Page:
student performance is recorded and rewards are phased out when
    behavior increases

    Student performance is recorded -> leaderboards, if they are displayed publicly. The other two, though, are much more interesting. Students are given rewards for succeeding at increasingly challenging tasks, but at the same time rewards are phased out when behaviour increases. This is a leveling up system right here. Put experience and levels in the mix, and that’s it. A student gets $1 for the first 3 books read, but then you give him a longer book to read, and he can be seen as having leveled up. So take into account phasing out rewards, and you’ll see that you give him $5 for the next books read, but only after he’s read the new, more challenging books. He needs to put more effort into it, but at the same time, the reward is greater.

    The last point on the list is one I really like:

    students are involved in setting up the reward system;

    By including the students in setting up the game, or a part of it, such as the reward system, you’re giving them the most important thing that a player can have in a game: meaningful choice. Even if you can only give them candy, at least let them select the flavour, and they will feel like they’ve done something, like they’ve had a say in it and will be more inclined to participate in this, because they did something for it.

    The article then goes on to put 7 different reading programs into a table and awarding each of the programs a tick for the points on the list they respect. Interestingly, most of the programs examined keep detailed records to track student progress, the rewards are items that students enjoy, and praise is given, while none of the programs phases out the rewards when reading increases. The first part of the statement shows that schools know to keep track of students and tell them to strive harder and praise them, as well as understanding the basic wants of a 2004 kindergarden student. The latter shows one of two things, in my opinion: either in 2004 tutors weren’t that familiar with the above-explained concept of leveling up or it did not occur to them that they could use it to motivate advanced students. As someone who has done some teaching before, I understand that a class is made up of mixed people of varying levels of skill, and that the best students of some classes will get bored if they’re left behind, so you need to give them something more challenging to do while you work with the ones who have less skills or learn differently.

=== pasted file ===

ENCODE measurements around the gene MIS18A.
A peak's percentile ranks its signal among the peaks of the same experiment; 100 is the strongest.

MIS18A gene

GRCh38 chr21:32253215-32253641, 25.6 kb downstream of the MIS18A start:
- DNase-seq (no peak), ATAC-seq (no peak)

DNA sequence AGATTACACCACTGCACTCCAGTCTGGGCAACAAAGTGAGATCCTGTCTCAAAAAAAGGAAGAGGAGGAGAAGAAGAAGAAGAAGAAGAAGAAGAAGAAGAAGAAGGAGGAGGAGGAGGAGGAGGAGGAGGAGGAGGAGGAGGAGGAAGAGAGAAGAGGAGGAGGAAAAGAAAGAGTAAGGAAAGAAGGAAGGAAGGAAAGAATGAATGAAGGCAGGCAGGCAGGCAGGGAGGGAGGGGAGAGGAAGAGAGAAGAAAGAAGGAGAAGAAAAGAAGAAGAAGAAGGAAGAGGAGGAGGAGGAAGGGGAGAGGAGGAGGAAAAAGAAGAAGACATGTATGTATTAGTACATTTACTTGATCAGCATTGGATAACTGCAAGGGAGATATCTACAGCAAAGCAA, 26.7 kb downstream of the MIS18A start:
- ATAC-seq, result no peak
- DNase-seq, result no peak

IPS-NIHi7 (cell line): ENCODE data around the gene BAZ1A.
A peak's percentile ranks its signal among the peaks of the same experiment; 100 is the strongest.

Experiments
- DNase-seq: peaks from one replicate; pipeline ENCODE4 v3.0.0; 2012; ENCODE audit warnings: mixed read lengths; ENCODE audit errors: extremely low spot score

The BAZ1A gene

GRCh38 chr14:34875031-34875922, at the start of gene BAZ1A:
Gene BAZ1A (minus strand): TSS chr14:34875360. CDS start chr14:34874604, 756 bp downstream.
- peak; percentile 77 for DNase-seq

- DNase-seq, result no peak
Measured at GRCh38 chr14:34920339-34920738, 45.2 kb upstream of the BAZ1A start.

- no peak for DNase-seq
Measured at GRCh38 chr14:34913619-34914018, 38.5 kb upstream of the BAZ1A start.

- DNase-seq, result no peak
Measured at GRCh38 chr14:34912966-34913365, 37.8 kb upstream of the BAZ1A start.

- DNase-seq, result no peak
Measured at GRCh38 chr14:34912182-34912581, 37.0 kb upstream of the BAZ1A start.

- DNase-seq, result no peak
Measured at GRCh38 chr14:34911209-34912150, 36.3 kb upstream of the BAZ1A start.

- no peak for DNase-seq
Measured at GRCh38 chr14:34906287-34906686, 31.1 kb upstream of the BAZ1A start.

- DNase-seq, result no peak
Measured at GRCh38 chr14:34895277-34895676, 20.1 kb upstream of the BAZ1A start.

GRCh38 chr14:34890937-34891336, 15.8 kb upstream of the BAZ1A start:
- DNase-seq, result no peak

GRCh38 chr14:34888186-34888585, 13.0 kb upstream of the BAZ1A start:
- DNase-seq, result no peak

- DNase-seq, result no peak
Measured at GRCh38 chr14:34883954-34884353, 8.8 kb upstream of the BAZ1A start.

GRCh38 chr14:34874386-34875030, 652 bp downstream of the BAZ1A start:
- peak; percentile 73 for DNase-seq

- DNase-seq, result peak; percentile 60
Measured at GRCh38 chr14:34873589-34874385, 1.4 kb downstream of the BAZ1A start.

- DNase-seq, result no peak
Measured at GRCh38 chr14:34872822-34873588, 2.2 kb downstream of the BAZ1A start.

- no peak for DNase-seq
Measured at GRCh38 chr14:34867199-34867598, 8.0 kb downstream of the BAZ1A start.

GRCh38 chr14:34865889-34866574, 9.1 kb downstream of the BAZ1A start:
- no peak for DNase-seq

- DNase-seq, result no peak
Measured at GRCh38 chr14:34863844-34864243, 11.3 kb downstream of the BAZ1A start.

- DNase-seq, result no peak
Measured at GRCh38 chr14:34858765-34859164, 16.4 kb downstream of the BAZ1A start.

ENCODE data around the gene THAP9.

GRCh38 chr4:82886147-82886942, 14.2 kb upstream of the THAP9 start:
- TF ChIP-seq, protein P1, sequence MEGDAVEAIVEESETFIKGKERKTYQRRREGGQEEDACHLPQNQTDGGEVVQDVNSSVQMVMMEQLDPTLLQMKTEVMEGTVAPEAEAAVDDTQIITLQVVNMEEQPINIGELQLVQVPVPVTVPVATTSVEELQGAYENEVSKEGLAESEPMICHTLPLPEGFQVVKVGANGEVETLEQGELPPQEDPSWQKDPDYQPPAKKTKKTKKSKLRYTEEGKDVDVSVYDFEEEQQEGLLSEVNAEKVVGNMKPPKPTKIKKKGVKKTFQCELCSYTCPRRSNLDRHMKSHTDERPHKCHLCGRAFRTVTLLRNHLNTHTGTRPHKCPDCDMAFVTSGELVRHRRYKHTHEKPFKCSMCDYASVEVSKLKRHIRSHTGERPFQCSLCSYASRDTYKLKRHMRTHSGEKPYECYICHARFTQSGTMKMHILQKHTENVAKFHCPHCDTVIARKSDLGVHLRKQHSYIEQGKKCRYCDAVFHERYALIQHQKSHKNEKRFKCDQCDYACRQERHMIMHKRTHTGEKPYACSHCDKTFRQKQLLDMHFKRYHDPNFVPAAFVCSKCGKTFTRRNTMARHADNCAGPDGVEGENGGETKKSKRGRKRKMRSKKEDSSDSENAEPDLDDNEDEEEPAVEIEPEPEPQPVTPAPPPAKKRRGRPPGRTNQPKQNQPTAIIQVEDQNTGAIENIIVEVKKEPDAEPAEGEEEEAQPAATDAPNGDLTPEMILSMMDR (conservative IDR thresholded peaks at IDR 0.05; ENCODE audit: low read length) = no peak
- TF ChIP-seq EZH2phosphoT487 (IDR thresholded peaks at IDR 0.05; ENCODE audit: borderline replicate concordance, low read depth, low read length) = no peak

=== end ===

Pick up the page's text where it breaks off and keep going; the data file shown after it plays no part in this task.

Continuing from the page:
I’ve really enjoyed this short reading, and I actually believe that this blog post is longer than the article itself. Really liked the list and I’m looking forward to see if I can apply parts of it to my projects from now on.

    Chris F.

    Bibliography:

    Gear, A; Wizniak, R; Cameron, J. (2004). Rewards for Reading: A Review of Seven Programs. The Alberta Journal of Educational Research. 50 (2), 200-203. Available at: http://ajer.synergiesprairies.ca/ajer/index.php/ajer/article/view/454/444 [Last accessed: 20th Oct. 2013]

    Reading: Crowding out and crowding in motivation

    I’ve started reading on why people do things in order to better understand the rewards and how they would work for my dissertation. In my travels through academic journals, I found an interesting one by Bruno S. Frey, written in 2012. In his article, he discussed the concepts of “crowding out” and “crowding in” intrinsic motivation. He starts by explaining what the concepts are, then goes on to discuss the different types of motivation and afterwards gives examples of how different rewards have had diverse effects on intrinsic motivation. What I find really concerning at this point in my dissertation is that I realize that in order to experiment how rewards work in the real world, they actually had to apply them to real-world scenarios, using real-world people. They experimented concepts of psychology, more or less, on real people, and in at least one of the cases that I will write about below, it turned out not so good. As a future graduate, it makes me a bit nervous that what I will do will have real world applications and effects that might be positive, but especially that they might be negative. No pressure, Chris.

    So, what exactly is crowding in and crowding out intrinsic motivation?

    Crowding out – taking a crowd of people out? Maybe they got free crumpets

    They are concepts taken from economy (who said Games Design is a narrow field?), and according to Frey, they appear in relation to external reward systems and intrinsic motivation like so:

    1) External intervenions crowd-out intrinsic motivation if the individuals affected perceive them to be controlling. In that case, both self-determination and self-esteem suffer, and the individuals react by reducing their intrinsic motivation in teh activity controlled.
    2) External interventions crowd-in intrinsic motivation if the individuals concerned perceive it as supportive. In that case, self-esteem is fostered, and individuals feel that they are given mroe freedom to act, thus enlarging self-determination.